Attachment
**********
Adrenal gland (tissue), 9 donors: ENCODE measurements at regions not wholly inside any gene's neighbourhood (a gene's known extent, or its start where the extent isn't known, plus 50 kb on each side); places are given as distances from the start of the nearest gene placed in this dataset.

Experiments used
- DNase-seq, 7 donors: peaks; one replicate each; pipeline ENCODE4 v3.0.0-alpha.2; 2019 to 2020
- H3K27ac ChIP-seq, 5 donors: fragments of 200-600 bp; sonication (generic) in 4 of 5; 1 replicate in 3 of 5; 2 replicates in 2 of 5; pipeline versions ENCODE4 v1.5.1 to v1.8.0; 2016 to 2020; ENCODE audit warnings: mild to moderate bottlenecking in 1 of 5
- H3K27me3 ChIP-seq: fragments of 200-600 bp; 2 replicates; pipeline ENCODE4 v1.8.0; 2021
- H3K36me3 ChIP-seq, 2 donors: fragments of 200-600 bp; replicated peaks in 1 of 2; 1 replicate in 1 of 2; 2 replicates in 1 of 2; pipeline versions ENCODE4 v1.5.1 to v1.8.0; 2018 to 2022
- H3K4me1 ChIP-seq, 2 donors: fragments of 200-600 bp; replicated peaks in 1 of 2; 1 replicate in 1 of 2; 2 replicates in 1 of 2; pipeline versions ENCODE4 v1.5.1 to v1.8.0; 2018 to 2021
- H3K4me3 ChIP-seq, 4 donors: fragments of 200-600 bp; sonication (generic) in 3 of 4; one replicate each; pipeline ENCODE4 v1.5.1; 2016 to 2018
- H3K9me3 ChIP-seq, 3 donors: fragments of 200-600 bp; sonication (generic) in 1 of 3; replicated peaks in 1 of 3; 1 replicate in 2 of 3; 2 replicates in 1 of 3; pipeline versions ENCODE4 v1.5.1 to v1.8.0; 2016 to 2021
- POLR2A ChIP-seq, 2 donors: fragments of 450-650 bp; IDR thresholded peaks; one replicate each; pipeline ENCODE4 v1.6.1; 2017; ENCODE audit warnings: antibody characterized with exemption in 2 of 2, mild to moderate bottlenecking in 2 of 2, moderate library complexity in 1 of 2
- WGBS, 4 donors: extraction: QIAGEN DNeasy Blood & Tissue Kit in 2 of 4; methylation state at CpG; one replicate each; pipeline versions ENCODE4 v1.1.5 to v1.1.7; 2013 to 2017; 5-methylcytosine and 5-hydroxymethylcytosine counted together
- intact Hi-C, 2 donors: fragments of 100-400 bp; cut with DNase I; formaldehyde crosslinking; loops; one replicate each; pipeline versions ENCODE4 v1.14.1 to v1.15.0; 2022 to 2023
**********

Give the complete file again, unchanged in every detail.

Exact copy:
Adrenal gland (tissue), 9 donors: ENCODE measurements at regions not wholly inside any gene's neighbourhood (a gene's known extent, or its start where the extent isn't known, plus 50 kb on each side); places are given as distances from the start of the nearest gene placed in this dataset.

Experiments used
- DNase-seq, 7 donors: peaks; one replicate each; pipeline ENCODE4 v3.0.0-alpha.2; 2019 to 2020
- H3K27ac ChIP-seq, 5 donors: fragments of 200-600 bp; sonication (generic) in 4 of 5; 1 replicate in 3 of 5; 2 replicates in 2 of 5; pipeline versions ENCODE4 v1.5.1 to v1.8.0; 2016 to 2020; ENCODE audit warnings: mild to moderate bottlenecking in 1 of 5
- H3K27me3 ChIP-seq: fragments of 200-600 bp; 2 replicates; pipeline ENCODE4 v1.8.0; 2021
- H3K36me3 ChIP-seq, 2 donors: fragments of 200-600 bp; replicated peaks in 1 of 2; 1 replicate in 1 of 2; 2 replicates in 1 of 2; pipeline versions ENCODE4 v1.5.1 to v1.8.0; 2018 to 2022
- H3K4me1 ChIP-seq, 2 donors: fragments of 200-600 bp; replicated peaks in 1 of 2; 1 replicate in 1 of 2; 2 replicates in 1 of 2; pipeline versions ENCODE4 v1.5.1 to v1.8.0; 2018 to 2021
- H3K4me3 ChIP-seq, 4 donors: fragments of 200-600 bp; sonication (generic) in 3 of 4; one replicate each; pipeline ENCODE4 v1.5.1; 2016 to 2018
- H3K9me3 ChIP-seq, 3 donors: fragments of 200-600 bp; sonication (generic) in 1 of 3; replicated peaks in 1 of 3; 1 replicate in 2 of 3; 2 replicates in 1 of 3; pipeline versions ENCODE4 v1.5.1 to v1.8.0; 2016 to 2021
- POLR2A ChIP-seq, 2 donors: fragments of 450-650 bp; IDR thresholded peaks; one replicate each; pipeline ENCODE4 v1.6.1; 2017; ENCODE audit warnings: antibody characterized with exemption in 2 of 2, mild to moderate bottlenecking in 2 of 2, moderate library complexity in 1 of 2
- WGBS, 4 donors: extraction: QIAGEN DNeasy Blood & Tissue Kit in 2 of 4; methylation state at CpG; one replicate each; pipeline versions ENCODE4 v1.1.5 to v1.1.7; 2013 to 2017; 5-methylcytosine and 5-hydroxymethylcytosine counted together
- intact Hi-C, 2 donors: fragments of 100-400 bp; cut with DNase I; formaldehyde crosslinking; loops; one replicate each; pipeline versions ENCODE4 v1.14.1 to v1.15.0; 2022 to 2023